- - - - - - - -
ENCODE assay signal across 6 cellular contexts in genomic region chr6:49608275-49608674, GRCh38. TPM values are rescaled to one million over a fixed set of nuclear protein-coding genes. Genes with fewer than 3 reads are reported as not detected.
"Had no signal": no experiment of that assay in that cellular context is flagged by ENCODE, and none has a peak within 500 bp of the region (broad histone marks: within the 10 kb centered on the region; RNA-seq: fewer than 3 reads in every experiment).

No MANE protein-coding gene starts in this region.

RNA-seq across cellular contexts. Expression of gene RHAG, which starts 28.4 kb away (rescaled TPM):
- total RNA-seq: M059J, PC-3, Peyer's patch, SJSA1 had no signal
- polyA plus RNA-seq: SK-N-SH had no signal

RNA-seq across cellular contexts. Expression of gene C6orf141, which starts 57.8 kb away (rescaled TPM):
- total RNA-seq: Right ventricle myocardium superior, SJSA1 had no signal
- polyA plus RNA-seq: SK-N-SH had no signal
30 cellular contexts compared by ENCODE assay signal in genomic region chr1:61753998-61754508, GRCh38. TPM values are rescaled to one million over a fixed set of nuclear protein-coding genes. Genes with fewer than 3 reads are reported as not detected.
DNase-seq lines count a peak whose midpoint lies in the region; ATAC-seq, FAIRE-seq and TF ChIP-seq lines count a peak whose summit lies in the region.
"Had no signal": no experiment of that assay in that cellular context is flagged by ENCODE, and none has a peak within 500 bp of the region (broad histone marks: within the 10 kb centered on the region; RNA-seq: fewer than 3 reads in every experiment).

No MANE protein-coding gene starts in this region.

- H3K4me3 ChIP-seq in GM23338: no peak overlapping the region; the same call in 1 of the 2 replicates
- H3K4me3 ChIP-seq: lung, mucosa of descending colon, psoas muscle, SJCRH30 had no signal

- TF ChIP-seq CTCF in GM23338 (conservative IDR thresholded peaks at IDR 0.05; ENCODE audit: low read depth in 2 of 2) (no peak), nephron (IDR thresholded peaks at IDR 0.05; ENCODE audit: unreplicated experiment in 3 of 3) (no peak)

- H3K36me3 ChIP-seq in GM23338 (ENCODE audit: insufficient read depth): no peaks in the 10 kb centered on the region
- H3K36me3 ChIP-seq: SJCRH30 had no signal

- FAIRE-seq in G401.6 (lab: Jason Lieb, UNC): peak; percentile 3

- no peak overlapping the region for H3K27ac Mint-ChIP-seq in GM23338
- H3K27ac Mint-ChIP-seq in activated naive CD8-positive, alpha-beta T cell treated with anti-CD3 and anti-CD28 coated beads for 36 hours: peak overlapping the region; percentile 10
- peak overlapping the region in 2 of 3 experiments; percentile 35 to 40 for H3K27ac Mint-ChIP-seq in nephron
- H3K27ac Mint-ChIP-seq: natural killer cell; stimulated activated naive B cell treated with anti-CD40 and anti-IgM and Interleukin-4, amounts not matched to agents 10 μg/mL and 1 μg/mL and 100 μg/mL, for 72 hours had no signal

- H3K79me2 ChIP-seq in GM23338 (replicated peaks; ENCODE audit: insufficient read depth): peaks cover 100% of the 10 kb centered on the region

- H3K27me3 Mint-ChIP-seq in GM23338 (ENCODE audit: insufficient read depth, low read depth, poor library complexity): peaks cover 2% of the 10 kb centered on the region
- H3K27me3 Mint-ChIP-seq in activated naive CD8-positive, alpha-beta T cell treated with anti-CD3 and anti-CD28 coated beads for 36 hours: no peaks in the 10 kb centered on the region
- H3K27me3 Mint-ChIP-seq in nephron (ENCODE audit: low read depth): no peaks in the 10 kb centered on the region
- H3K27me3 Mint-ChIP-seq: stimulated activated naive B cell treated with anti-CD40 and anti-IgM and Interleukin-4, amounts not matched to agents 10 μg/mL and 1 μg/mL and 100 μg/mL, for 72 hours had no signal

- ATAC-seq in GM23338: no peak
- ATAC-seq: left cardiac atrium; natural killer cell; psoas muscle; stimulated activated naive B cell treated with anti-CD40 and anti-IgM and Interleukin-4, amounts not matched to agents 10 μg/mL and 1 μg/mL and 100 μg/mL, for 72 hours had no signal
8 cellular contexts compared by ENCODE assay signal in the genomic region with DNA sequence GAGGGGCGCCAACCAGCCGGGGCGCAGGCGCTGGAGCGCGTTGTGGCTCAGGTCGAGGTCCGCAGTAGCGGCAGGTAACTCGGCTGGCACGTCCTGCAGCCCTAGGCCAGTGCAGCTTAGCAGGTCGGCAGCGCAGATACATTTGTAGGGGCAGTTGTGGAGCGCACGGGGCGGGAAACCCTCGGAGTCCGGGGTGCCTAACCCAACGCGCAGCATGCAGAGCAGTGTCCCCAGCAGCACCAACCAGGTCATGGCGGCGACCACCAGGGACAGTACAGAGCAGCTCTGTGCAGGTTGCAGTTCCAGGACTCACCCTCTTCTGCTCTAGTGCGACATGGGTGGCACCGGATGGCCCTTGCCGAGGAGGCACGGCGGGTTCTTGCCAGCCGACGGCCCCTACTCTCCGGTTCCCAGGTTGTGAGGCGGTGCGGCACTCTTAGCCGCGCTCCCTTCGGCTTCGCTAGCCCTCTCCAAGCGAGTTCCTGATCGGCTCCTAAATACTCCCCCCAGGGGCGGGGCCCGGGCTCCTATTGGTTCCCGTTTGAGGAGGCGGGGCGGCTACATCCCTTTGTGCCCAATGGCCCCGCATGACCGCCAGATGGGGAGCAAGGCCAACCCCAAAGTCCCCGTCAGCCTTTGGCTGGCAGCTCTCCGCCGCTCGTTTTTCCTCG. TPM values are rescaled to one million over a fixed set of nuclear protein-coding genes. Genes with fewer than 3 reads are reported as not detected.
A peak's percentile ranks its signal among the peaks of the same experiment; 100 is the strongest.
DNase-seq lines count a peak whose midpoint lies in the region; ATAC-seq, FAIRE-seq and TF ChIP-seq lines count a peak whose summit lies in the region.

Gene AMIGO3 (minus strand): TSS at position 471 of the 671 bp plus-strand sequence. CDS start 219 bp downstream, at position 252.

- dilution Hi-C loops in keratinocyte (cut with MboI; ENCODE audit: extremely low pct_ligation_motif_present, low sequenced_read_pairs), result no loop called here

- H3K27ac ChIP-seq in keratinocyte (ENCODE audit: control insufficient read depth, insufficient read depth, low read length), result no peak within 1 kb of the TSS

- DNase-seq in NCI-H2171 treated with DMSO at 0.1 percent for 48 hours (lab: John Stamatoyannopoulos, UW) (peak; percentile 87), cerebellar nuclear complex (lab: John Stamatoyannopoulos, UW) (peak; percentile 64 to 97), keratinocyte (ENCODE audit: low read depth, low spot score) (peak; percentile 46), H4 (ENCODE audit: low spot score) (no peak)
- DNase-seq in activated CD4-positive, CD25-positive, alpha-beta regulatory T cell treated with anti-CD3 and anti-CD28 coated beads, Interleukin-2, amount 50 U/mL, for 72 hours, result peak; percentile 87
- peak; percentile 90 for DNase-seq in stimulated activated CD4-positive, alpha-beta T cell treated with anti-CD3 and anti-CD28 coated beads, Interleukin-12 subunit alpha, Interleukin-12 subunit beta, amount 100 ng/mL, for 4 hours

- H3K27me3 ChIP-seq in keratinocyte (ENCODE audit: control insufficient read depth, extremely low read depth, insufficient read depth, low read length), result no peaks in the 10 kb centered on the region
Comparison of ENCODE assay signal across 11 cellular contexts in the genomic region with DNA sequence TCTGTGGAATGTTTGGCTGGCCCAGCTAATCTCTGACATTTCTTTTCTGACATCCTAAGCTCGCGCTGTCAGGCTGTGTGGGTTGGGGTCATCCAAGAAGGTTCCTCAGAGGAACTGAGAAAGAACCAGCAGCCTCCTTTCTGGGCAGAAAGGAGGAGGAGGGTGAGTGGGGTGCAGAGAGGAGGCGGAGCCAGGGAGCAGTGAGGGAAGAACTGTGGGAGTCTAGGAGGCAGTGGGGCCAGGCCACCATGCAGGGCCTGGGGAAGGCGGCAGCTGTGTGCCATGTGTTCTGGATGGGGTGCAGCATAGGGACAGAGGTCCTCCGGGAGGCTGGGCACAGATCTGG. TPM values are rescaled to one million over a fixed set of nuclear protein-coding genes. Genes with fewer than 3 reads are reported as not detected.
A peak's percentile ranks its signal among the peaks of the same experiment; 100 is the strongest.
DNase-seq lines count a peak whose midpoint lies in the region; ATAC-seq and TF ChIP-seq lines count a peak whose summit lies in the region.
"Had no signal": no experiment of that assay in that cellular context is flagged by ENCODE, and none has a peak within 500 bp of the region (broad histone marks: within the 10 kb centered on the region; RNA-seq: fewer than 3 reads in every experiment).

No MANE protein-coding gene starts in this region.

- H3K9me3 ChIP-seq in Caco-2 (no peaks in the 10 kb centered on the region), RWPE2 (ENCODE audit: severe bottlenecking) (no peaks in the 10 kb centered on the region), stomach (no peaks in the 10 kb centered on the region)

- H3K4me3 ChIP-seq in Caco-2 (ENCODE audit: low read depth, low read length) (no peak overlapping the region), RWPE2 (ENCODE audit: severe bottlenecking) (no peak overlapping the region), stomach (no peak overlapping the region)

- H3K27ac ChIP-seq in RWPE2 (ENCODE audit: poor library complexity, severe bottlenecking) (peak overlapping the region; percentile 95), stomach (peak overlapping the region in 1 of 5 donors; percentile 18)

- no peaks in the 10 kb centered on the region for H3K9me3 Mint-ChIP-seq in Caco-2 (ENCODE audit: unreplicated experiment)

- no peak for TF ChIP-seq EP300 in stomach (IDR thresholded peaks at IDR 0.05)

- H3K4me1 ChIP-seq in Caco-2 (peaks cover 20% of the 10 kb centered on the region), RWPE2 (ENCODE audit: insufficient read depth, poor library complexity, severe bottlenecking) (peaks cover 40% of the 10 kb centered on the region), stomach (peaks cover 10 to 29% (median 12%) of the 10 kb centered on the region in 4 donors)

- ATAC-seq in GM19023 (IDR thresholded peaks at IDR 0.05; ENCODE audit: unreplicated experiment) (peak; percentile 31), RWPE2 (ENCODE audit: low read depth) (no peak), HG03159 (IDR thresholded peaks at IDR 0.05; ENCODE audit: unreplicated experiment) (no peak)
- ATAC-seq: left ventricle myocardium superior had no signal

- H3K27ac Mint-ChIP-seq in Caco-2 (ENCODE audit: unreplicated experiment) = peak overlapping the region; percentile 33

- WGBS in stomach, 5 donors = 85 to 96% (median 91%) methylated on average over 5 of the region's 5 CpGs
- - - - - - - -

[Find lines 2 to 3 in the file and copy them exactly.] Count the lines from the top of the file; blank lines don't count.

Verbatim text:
"Had no signal": no experiment of that assay in that cellular context is flagged by ENCODE, and none has a peak within 500 bp of the region (broad histone marks: within the 10 kb centered on the region; RNA-seq: fewer than 3 reads in every experiment).

No MANE protein-coding gene starts in this region.